Callipyge meat a tough sell
AuthorRoberto D. Sainz
Author AffiliationsR.D. Sainz is Associate Professor, Department of Animal Science, UC Davis.
Hilgardia 55(6):23-23. DOI:10.3733/ca.v055n06p23. November 2001.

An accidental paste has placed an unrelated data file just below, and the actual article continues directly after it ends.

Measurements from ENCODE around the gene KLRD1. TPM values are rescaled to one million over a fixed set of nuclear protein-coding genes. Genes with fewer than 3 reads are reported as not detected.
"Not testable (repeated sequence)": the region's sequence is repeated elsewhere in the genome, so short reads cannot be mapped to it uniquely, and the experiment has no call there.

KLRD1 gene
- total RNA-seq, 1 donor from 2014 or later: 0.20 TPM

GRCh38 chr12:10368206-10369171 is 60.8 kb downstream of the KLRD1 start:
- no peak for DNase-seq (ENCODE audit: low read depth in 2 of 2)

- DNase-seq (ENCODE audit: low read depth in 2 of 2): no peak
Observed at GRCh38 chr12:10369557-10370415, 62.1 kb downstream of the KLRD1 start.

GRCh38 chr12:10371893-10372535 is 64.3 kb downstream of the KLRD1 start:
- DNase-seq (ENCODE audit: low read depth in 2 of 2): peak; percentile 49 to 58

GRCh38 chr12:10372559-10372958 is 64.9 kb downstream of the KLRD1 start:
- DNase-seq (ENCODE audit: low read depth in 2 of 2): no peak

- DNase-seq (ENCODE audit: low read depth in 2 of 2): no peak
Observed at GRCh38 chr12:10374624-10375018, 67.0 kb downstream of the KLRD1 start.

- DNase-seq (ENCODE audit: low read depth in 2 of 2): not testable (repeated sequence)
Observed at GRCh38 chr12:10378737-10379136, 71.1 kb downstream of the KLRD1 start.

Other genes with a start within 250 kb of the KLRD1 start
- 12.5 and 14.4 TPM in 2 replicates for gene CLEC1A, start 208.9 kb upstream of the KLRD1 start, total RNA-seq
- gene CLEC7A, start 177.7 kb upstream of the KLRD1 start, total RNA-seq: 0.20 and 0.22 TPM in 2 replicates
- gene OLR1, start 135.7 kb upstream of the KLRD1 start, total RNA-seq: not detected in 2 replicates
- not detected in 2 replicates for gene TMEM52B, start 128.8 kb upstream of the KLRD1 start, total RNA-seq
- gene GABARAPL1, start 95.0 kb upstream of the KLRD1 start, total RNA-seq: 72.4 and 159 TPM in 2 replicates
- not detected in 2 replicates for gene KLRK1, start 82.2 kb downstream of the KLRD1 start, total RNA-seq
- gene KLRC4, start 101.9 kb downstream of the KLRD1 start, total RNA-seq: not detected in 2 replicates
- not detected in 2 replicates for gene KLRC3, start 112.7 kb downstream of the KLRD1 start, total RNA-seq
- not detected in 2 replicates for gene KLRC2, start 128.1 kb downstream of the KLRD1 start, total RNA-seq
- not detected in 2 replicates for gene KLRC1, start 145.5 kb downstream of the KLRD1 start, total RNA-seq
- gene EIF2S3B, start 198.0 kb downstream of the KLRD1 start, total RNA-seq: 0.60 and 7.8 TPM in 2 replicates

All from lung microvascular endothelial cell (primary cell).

In 1983, a sheep breeder in Oklahoma noticed a ram with exceptional muscling, especially in the hindquarters. This ram, Solid Gold, was mated to normal ewes, and the condition was passed on to their offspring. Eventually the extra muscling was found to be due to a spontaneous mutation, a natural change in the animal's genetic code. Because the muscle hypertrophy (enlargement) is most pronounced in the hindquarters, the condition was named callipyge, a Greek word meaning "beautiful buttocks." Needless to say, sheep breeders were immediately interested in the meat production potential of lambs carrying the callipyge gene.
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